Rensselaer Ranks 14th Among Top STEM Universities By Forbes
Rensselaer Polytechnic Institute ranks 14th among top STEM colleges and universities, according to a new ranking by Forbes. To put together the list of Top 25 STEM Colleges 2018, Forbes drew from College Scorecard’s database of schools where 50 percent or more students major in STEM (science, technology, engineering, and mathematics).
Rensselaer is the nation’s first technological research university, and has an almost 200-year history of producing graduates who have helped to shape and advance the world. These distinguished individuals have forged frontiers in industry, science, education, and technology. They have built bridges, probed outer space, revolutionized new industries and technologies, and discovered new knowledge.
“When Rensselaer Polytechnic Institute was founded in 1824, Stephen Van Rensselaer set forth our mission that still guides us today: to apply science to the common purposes of life,” said Rensselaer President Shirley Ann Jackson. “It is that very mission that has given rise to decades of courageous exploration. Faculty and students continue to demonstrate a relentless curiosity and unwavering commitment to understand and solve the world’s most precarious challenges.”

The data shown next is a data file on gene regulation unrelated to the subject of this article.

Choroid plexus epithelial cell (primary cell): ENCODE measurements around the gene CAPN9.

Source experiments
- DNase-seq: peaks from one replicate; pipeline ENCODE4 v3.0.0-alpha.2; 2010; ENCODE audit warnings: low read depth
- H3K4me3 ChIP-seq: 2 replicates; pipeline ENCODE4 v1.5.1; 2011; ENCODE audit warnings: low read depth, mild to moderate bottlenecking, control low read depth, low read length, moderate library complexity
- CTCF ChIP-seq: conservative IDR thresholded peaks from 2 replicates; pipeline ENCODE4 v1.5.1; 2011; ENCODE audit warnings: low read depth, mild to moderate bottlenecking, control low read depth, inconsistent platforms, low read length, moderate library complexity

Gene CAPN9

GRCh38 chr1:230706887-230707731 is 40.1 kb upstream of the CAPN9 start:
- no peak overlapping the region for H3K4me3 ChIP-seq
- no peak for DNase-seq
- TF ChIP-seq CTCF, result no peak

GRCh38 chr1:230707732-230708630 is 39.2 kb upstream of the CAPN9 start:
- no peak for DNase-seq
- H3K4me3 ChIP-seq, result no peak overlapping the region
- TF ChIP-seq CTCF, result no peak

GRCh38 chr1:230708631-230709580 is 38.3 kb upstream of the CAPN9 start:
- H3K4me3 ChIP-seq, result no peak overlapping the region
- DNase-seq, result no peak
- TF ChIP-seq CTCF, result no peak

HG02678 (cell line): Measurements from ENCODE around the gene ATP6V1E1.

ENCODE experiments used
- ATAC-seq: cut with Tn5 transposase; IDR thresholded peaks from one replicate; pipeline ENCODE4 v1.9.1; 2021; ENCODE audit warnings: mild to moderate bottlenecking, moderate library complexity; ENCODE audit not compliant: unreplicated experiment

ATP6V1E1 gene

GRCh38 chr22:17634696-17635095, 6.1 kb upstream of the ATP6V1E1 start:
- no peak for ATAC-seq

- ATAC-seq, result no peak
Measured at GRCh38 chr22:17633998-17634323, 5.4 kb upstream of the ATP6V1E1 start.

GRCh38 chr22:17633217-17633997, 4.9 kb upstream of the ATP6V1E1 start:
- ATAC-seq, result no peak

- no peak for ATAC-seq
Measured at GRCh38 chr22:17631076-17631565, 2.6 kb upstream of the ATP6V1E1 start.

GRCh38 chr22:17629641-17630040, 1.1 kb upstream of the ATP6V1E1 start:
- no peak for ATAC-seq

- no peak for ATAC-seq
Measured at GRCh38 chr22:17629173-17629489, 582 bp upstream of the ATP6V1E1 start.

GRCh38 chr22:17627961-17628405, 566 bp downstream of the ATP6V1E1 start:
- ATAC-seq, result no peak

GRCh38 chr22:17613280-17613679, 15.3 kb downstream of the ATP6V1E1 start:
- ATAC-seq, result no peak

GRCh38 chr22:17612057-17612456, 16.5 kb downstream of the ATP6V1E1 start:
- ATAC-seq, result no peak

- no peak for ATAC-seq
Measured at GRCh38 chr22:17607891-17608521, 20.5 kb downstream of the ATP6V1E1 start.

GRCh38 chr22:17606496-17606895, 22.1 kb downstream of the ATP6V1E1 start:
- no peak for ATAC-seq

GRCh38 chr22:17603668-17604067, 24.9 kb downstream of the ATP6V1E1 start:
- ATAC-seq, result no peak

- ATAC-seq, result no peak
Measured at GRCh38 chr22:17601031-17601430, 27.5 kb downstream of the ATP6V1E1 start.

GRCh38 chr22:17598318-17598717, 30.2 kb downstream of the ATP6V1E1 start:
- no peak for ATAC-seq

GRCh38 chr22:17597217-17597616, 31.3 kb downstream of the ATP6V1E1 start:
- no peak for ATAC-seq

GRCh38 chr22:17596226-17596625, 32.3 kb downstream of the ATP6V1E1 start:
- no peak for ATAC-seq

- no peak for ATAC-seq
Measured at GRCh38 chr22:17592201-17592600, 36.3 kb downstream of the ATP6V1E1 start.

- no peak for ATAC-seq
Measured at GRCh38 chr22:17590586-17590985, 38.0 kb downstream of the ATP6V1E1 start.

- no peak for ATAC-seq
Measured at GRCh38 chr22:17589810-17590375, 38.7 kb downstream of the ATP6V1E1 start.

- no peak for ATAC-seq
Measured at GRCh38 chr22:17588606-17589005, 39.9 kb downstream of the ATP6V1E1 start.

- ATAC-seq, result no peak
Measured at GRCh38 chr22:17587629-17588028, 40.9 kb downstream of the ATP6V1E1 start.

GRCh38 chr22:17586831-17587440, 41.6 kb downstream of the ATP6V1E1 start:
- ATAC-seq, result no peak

In addition to the recent Forbes ranking, the highly regarded Rensselaer Games and Simulation Arts and Sciences (GSAS) program is ranked 9th by Animation Career Review; the School of Architecture is ranked 13th by DesignIntelligence; the Information Technology and Web Science program is ranked No. 1 among undergraduate programs by College Choice; the Master of Business Analytics programs ranks number 3 in the U.S. by the TFE Times.
Rensselaer recently adopted a new institutewide requirement in data education. The requirement, the first of its kind in the nation, will propel all Rensselaer students beyond the current collegiate standard of “data literacy” to “data dexterity” — proficiency in using diverse datasets to define and solve complex real-world problems.
Since joining Rensselaer in 1999, President Jackson has led a transformation of the university’s pedagogical and research approach under the construct of The New Polytechnic, an emerging paradigm for teaching, learning, and research at Rensselaer. The New Polytechnic emphasizes and supports collaboration across disciplines, sectors, and regions to address the great global challenges of our day, using the most advanced tools and technologies, many of which are developed at Rensselaer.